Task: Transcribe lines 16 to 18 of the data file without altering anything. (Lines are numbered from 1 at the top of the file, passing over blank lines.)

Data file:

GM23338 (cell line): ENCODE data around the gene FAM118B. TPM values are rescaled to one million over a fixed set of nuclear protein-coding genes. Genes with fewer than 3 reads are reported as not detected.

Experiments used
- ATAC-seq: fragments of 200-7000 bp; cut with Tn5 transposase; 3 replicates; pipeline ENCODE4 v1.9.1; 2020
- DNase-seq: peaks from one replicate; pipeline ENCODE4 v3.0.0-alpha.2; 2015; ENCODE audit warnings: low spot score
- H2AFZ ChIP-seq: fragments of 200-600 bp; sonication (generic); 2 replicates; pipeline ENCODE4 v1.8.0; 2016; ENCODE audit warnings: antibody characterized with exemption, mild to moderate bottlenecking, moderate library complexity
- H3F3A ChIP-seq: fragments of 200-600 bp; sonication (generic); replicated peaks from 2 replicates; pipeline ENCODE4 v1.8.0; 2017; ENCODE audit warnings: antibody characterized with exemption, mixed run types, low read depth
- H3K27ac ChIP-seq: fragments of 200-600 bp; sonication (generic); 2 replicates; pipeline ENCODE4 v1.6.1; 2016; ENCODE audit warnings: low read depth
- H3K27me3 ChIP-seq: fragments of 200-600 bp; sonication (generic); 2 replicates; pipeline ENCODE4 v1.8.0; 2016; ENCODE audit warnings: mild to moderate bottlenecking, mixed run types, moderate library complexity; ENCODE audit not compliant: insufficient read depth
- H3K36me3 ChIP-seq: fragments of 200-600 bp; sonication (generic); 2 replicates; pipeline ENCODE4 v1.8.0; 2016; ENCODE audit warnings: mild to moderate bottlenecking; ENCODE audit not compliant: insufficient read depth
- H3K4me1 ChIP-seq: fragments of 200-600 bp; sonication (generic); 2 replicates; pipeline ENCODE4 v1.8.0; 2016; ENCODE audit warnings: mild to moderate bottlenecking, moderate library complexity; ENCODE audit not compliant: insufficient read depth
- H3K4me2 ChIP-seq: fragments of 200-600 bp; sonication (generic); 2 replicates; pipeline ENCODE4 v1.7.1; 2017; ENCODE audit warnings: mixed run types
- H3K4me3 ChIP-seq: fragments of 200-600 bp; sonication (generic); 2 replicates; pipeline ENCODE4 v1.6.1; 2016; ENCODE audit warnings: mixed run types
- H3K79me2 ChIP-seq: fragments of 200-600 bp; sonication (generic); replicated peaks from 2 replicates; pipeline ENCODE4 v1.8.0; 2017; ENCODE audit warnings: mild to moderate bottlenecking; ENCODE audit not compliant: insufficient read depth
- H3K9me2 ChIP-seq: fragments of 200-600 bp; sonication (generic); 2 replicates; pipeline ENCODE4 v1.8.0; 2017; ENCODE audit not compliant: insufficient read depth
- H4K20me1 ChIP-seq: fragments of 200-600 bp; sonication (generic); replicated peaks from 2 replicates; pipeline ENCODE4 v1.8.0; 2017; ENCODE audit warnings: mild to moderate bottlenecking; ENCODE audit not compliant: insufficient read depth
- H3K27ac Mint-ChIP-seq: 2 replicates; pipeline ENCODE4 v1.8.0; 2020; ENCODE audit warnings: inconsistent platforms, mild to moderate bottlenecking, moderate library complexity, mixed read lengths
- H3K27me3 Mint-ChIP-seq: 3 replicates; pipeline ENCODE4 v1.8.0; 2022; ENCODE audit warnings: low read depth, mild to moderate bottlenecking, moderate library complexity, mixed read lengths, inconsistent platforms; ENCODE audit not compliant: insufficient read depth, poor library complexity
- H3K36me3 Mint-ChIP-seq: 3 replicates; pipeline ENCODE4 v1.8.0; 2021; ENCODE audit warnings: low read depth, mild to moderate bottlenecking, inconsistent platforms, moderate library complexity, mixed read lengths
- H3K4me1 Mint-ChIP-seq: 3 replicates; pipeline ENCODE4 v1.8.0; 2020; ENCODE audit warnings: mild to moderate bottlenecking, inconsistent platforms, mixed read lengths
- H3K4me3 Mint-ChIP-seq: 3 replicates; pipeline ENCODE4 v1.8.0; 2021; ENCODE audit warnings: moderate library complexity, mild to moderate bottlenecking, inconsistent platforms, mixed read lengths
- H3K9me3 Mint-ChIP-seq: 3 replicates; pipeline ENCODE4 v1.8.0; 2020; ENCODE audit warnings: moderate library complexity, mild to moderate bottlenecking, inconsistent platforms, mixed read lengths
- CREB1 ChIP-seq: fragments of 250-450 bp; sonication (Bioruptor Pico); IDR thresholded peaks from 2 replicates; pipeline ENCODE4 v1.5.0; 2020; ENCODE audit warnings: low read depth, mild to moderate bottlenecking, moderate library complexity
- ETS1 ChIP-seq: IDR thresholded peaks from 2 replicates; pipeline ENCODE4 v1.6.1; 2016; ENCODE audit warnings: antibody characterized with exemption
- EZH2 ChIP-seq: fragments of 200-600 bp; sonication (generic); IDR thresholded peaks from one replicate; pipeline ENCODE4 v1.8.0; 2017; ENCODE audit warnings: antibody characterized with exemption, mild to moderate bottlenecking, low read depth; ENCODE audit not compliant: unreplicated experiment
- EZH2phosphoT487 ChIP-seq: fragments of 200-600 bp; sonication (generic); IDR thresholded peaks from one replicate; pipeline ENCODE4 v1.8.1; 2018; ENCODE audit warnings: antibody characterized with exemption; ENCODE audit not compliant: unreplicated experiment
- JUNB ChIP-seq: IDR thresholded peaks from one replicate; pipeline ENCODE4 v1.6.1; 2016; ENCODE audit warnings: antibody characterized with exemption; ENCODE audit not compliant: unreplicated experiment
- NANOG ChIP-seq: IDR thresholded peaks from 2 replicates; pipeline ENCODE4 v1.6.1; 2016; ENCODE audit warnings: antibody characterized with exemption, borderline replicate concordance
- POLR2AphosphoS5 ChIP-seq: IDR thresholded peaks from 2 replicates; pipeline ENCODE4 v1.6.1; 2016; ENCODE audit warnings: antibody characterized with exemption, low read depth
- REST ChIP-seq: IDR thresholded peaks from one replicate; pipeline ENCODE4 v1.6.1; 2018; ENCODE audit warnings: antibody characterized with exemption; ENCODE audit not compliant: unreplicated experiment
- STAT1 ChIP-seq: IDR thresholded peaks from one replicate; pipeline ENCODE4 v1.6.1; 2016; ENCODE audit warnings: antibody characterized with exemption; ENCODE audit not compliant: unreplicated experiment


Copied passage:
- H3K27ac Mint-ChIP-seq: 2 replicates; pipeline ENCODE4 v1.8.0; 2020; ENCODE audit warnings: inconsistent platforms, mild to moderate bottlenecking, moderate library complexity, mixed read lengths
- H3K27me3 Mint-ChIP-seq: 3 replicates; pipeline ENCODE4 v1.8.0; 2022; ENCODE audit warnings: low read depth, mild to moderate bottlenecking, moderate library complexity, mixed read lengths, inconsistent platforms; ENCODE audit not compliant: insufficient read depth, poor library complexity
- H3K36me3 Mint-ChIP-seq: 3 replicates; pipeline ENCODE4 v1.8.0; 2021; ENCODE audit warnings: low read depth, mild to moderate bottlenecking, inconsistent platforms, moderate library complexity, mixed read lengths